of the Civil War, both Union and Confederate, who helped found and train the
Such tales are a delight for history lovers. But aside from pleasure for the
general as well as the specialized reader, there is a far broader moral to be
learned from this volume that speaks directly to contemporary political
Although the content of "Power, Faith and Fantasy" is far too comprehensive
to be neatly summarized in even a lengthy review, there is a concise
conclusion that can be drawn from the book. It is that the ideas promulgated by men
such as former President Jimmy Carter or scholars John Mearsheimer and Stephen
Walt, authors of the infamous "Israel Lobby" article in the London Review of
Books, ignores two centuries of history, as well as smears Jews and other
friends of Israel.
Oren illustrates throughout his book just how deep the roots of American
support for Zionism run. The George Bush anecdote is but one of numerous incidents
in which mainstream American Christians spoke out for the Jewish rights to
Zion long before Theodor Herzl did.
DEEP ROOTS OF ZIONISM
Going forward to the 20th century, Oren illustrates that the crucial roles of
Presidents Woodrow Wilson in backing the Balfour Declaration and Harry S.
Truman in giving the new-born State of Israel recognition were not the result of
political calculation but decisions that were based on the deeply held beliefs
of these leaders.
The idea of Israel is something that has always been part of the
sensibilities of American religious thinking. No lobby could possibly create the broad
support for Israel that has run, and still runs, across the spectrum of
mainstream America, powered by both faith and secular democratic values.
Oren shows that the contrary thesis that rejects Zionism also has deep roots
in the tradition of Protestant missionaries. Those Americans came to the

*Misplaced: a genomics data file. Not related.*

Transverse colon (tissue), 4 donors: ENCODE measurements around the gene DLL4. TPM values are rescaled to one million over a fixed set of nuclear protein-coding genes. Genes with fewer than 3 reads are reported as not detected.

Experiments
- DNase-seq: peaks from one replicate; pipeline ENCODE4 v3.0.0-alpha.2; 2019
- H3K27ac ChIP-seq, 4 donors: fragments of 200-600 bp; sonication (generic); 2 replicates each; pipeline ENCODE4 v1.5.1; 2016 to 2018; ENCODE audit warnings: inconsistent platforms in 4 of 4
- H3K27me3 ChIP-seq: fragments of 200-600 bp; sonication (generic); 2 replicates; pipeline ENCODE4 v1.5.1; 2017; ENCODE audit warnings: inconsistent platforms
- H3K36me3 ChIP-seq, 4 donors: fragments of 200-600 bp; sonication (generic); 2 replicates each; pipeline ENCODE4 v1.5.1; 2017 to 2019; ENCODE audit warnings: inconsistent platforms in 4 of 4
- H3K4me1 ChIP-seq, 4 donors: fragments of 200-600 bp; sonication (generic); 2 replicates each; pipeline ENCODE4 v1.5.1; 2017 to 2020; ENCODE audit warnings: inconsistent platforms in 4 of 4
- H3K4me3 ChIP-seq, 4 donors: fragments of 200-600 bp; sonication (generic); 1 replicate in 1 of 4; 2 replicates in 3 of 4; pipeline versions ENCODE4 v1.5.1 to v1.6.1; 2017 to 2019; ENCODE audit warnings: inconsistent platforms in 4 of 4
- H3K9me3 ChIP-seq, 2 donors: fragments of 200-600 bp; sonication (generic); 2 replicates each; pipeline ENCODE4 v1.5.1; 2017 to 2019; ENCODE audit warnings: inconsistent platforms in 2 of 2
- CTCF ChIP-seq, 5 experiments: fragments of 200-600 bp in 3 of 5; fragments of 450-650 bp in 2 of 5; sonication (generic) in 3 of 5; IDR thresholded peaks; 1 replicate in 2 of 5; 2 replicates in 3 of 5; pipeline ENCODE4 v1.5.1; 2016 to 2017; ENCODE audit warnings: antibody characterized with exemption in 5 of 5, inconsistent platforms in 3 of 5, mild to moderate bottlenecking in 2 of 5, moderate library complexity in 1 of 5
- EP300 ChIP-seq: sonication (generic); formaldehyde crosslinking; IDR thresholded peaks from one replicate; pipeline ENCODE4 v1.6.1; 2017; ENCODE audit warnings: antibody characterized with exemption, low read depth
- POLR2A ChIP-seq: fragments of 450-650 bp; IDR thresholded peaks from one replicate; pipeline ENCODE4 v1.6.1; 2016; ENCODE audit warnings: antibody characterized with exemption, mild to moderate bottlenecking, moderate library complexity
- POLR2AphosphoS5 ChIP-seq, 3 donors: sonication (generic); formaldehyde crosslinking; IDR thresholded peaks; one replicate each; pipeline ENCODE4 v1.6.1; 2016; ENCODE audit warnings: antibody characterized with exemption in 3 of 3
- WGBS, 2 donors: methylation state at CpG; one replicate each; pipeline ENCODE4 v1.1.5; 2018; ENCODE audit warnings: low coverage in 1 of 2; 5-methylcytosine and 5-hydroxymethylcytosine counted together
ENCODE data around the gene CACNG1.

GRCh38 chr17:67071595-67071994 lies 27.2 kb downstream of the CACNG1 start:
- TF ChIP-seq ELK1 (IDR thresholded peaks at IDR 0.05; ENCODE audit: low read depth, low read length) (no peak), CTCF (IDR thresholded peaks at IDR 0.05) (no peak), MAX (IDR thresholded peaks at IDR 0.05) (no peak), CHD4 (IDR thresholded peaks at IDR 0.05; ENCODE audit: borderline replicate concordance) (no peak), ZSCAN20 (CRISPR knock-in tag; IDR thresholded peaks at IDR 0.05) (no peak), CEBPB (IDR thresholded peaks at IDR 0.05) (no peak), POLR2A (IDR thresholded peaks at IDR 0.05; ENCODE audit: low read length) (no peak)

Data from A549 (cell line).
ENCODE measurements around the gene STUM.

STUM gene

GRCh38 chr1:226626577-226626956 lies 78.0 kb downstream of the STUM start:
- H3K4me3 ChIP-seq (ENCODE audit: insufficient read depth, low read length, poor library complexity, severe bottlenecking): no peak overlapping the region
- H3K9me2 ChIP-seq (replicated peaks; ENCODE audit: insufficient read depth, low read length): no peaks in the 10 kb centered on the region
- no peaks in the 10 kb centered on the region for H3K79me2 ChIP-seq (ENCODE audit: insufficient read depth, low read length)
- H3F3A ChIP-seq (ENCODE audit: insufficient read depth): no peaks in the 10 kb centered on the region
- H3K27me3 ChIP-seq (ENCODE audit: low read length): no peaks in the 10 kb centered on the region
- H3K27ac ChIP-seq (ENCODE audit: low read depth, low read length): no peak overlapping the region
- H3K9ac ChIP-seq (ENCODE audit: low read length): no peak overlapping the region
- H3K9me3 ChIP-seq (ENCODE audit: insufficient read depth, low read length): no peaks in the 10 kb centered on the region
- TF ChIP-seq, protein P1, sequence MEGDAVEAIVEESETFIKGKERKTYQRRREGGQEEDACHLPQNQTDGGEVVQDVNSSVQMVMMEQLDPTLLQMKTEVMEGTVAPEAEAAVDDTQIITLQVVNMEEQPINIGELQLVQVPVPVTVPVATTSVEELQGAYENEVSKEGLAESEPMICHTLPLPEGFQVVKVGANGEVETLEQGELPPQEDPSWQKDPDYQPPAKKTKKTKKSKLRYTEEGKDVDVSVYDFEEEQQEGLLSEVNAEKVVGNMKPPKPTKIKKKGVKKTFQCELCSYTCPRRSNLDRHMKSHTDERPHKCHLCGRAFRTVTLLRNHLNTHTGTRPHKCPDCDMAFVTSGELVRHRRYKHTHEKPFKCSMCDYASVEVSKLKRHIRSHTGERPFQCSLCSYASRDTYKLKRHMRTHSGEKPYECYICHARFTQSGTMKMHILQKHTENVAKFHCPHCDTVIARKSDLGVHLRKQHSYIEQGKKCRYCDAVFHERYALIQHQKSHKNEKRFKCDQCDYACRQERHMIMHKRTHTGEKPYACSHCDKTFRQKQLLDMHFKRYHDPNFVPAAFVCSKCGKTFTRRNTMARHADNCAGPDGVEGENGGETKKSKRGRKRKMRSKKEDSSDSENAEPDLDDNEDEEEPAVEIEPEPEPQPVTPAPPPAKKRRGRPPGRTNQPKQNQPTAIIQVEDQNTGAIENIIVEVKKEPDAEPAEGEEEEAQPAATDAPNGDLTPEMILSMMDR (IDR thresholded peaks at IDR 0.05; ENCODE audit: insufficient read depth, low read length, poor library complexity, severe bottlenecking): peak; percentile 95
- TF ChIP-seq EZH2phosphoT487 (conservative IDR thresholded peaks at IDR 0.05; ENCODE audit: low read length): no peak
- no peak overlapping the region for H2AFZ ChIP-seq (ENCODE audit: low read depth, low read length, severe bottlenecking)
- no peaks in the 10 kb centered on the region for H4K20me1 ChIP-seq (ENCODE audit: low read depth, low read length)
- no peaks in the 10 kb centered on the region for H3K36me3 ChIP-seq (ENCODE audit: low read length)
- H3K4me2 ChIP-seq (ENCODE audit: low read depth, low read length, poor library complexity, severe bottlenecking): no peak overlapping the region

Middle East seeking converts, but wound up founding institutions, such as the
American Universities in Cairo and Beirut, that inculcated the spirit of American
democracy and nationalism in generations of Arab intellectuals.
Ironically, it was thus Americans who founded Arab nationalism. That means
the notion of spreading democracy to the region wasn't invented by George W.
Bush or the "neocons" but rather by the intellectual (and in some cases actual)
ancestors of the 20th century Arabists in the State Department.
The late Edward Said's thesis that saw all Western views of the region as
inherently racist "Orientalism" dominates the academy these days and helps
spread the idea that American power is a force for evil abroad. But Oren's research
stands as a conclusive reproof to this fallacy.
Though oil and profit have played their parts in forming the story of America'
s encounter with the region, more altruistic motives have always tended to
dominate our policies. Despite the negative view that emanates from many of our
intellectuals, Oren is right when he concludes by writing that "On balance,
Americans historically brought far more beneficence than avarice to the Middle
East and caused significantly less harm than good."
While it will be no surprise if many in the current Middle East studies
establishment attack this book, Oren's achievement is must-reading for policymakers
and the general public alike. In an era in which global terror based in the
Middle East is the primary challenge to the survival of democracy, Power Faith
and Fantasy ought to be read and understood by as many Americans as possible.